Migrant workers exist in modern society. The United Nations defines migrant workers as people who are working for pay in a country of which they are not a national.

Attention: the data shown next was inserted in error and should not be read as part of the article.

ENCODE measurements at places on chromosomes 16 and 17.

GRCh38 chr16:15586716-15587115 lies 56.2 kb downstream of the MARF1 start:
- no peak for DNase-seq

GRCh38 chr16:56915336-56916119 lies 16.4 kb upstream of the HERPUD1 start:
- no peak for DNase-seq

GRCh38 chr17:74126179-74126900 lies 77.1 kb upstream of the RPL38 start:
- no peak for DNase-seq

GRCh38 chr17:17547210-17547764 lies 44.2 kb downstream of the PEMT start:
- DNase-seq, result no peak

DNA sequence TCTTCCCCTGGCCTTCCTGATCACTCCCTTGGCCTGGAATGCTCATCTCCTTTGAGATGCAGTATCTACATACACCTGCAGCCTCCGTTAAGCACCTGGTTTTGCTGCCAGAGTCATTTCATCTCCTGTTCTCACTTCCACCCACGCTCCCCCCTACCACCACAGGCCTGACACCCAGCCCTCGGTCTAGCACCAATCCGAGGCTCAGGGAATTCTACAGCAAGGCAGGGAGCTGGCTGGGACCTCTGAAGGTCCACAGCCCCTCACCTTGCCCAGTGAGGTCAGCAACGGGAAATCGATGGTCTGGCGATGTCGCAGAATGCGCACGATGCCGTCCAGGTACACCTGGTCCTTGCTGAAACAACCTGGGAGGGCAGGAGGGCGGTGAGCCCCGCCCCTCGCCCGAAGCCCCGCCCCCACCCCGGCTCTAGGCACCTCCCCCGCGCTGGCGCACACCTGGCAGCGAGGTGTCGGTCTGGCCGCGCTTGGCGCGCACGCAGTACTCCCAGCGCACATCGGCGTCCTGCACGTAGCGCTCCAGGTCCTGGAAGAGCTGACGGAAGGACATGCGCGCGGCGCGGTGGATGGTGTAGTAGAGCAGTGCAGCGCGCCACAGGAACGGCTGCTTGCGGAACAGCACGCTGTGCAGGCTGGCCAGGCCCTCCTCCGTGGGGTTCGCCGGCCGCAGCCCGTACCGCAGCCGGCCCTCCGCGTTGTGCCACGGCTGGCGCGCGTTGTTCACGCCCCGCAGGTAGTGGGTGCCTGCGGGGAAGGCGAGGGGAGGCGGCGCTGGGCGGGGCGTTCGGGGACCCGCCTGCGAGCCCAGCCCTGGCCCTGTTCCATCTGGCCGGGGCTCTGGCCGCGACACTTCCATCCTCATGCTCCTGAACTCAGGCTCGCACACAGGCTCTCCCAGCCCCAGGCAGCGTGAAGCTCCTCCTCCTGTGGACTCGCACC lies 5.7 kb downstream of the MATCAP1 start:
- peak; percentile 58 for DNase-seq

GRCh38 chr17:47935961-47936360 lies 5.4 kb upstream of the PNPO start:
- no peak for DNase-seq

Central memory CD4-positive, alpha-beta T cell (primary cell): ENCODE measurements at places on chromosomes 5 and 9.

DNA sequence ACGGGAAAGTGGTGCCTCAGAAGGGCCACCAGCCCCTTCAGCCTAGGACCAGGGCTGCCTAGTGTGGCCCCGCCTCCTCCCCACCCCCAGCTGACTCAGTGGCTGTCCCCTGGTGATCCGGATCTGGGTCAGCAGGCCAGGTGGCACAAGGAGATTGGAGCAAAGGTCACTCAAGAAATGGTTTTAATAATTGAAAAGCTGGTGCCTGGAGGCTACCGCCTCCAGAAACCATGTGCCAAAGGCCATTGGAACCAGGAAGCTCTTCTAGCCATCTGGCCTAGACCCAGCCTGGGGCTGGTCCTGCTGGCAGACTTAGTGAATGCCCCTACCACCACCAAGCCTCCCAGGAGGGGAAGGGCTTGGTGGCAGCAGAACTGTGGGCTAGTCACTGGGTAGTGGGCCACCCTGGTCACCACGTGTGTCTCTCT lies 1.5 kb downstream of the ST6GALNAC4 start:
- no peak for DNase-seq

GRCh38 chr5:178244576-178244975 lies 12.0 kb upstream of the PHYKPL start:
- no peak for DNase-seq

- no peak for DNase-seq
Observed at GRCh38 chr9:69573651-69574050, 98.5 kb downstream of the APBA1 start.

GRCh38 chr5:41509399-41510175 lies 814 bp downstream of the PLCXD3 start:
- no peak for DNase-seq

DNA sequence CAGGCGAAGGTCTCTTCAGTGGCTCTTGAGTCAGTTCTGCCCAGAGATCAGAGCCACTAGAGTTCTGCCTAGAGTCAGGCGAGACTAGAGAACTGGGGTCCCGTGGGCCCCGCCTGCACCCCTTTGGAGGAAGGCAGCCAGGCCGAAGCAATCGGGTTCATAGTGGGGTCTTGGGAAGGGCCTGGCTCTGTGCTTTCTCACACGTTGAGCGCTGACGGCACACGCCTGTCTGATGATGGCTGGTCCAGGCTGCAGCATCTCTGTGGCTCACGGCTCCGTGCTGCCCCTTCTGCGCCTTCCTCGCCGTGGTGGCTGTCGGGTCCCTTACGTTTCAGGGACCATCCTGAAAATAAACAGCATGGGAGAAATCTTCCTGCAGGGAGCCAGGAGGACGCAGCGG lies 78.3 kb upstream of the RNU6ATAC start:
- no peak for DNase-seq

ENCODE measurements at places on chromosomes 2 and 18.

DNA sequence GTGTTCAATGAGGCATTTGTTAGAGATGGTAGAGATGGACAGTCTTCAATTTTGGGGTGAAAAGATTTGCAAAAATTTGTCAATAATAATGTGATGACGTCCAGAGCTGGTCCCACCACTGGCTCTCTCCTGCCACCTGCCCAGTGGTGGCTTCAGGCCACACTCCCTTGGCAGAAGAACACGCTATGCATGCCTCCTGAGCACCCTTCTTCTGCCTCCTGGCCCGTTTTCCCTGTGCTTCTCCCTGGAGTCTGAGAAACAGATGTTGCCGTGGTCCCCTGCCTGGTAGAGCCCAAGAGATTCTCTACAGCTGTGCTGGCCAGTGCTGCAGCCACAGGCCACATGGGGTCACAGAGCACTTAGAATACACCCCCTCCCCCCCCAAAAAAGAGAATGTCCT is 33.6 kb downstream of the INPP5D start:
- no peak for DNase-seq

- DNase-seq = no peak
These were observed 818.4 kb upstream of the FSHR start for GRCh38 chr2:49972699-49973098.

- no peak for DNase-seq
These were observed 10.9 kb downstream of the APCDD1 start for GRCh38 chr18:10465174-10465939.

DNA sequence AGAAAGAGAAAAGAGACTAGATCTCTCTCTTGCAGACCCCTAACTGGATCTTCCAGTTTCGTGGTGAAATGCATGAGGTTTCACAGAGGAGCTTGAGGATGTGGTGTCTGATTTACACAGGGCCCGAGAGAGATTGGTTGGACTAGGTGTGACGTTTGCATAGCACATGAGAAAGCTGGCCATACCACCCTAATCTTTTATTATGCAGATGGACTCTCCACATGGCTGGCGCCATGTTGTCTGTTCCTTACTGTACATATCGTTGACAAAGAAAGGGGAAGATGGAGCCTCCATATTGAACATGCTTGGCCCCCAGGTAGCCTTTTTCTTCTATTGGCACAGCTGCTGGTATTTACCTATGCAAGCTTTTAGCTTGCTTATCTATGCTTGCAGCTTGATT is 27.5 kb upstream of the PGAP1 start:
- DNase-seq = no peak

There are many examples of the United Nations definition of migrant workers in the United States and abroad. For example, this definition includes people who have immigrated illegally in search of work. In 2013, there were an estimated 11.7 million immigrants living in the United States illegally. Many others also seek work in the United States through official channels, such as work visas. Migrant workers also exist in other countries. For example, the Japanese Exchange and Teaching Programme employs foreigners to teach English in Japan; these teachers are considered migrant workers. Migrant workers are pervasive, and they help form the backbone of economies worldwide.